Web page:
Well, if we go back to what Karen Mapp’s research says, that parent engagement causes kids to like school more, stay in school longer and do better, then can there be too much of that? So I think the difference is what people call a ‘helicopter parent’ or those kinds of things, where they say a parent is hovering, is interfering, is asking too many questions and then, I think, I would go back to the idea of saying, ‘Look inward first. Why would a parent feel a need to hover? Why would a parent feel a need to interfere?’ And I would say I think it’s because their needs aren’t being met. And so if we can figure out what their needs are and how to meet those needs, I don’t think they’ll be over-engaged, right, because they’ll trust us. But there’s obviously something out of place right now that is causing them to feel that they have to step in, in that significant a way, in order to take care of their kids.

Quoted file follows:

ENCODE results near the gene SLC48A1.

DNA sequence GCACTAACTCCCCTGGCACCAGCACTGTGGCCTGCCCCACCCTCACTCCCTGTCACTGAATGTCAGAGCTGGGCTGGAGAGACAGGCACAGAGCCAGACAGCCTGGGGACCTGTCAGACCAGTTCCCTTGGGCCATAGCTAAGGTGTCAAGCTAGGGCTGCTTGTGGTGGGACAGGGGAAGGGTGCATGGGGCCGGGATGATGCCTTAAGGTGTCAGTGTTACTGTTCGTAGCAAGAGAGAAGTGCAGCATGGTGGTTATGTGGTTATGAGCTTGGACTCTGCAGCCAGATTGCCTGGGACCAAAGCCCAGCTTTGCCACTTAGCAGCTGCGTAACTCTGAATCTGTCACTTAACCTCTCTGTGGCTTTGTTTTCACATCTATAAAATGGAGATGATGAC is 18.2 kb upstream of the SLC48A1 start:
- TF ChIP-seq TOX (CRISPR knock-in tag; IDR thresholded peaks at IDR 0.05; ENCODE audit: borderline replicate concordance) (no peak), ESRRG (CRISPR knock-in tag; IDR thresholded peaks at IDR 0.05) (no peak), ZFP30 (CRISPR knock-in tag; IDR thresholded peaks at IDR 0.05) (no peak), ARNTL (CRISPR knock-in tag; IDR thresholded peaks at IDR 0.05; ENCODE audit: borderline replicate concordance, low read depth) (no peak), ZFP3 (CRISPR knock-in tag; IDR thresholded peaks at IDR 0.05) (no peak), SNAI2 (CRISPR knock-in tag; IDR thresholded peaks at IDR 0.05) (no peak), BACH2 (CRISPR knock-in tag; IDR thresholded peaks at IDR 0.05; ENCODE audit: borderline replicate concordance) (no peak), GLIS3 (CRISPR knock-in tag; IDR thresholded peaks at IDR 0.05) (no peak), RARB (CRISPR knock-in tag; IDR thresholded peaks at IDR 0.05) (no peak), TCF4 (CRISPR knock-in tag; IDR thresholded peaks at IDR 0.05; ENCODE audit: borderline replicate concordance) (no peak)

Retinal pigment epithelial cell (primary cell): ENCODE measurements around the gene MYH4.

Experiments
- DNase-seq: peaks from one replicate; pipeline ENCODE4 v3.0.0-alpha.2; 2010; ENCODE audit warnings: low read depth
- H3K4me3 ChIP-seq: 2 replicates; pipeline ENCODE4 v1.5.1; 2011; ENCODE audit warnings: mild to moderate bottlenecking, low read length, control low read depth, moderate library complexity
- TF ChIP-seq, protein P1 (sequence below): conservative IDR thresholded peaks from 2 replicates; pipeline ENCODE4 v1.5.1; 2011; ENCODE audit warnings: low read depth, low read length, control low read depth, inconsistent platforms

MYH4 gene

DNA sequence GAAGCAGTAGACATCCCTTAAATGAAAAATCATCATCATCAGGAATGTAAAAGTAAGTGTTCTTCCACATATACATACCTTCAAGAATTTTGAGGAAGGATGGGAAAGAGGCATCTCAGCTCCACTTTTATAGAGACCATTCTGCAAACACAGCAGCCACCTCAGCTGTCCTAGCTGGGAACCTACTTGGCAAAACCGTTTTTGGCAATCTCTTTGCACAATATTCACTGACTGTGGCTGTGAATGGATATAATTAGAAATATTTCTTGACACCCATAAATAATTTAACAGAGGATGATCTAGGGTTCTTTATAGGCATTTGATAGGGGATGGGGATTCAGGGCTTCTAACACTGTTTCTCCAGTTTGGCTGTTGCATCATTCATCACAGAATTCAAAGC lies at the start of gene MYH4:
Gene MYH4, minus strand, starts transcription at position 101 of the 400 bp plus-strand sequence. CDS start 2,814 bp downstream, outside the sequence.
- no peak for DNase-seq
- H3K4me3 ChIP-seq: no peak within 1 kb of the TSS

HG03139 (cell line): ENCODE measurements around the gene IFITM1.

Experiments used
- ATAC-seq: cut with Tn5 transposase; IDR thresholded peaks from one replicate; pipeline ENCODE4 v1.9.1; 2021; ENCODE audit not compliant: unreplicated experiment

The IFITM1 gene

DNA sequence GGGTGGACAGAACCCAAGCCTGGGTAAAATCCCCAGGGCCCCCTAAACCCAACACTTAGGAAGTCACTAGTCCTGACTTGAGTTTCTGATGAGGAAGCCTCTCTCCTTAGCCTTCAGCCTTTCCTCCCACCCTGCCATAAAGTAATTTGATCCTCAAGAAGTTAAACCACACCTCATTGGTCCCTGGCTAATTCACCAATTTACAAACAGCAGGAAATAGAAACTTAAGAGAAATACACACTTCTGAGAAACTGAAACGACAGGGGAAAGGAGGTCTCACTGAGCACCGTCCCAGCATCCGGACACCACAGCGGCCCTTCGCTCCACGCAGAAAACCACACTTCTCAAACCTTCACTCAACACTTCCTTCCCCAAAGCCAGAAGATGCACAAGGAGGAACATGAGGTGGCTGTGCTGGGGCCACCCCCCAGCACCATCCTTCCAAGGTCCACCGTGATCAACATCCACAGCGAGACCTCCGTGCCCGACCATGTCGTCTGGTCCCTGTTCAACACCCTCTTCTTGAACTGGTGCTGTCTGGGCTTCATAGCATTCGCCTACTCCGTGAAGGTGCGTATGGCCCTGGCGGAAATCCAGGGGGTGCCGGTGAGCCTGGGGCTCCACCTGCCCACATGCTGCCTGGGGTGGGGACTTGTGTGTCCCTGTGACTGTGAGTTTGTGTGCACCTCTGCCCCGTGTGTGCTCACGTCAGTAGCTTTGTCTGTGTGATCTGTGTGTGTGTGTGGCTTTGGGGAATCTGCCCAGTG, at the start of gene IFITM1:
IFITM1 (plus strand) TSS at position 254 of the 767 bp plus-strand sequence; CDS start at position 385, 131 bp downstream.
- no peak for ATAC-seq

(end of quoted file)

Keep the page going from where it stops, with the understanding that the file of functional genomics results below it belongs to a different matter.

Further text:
So, if you were a new leader in a school or a network today, where would you start with this important work, with this practice?
I think we need a lot of teacher development, a lot of professional development and it comes back to what I said earlier – we can’t do what we don’t know and we can’t support what we don’t believe in or what we don’t understand.
And so, I think, it’s really ensuring that teachers know the difference between involvement and engagement, understand it deeply – and then see strategies and possibilities for enacting it in their practice. So it’s that educational role that I think is so critical to all of this work.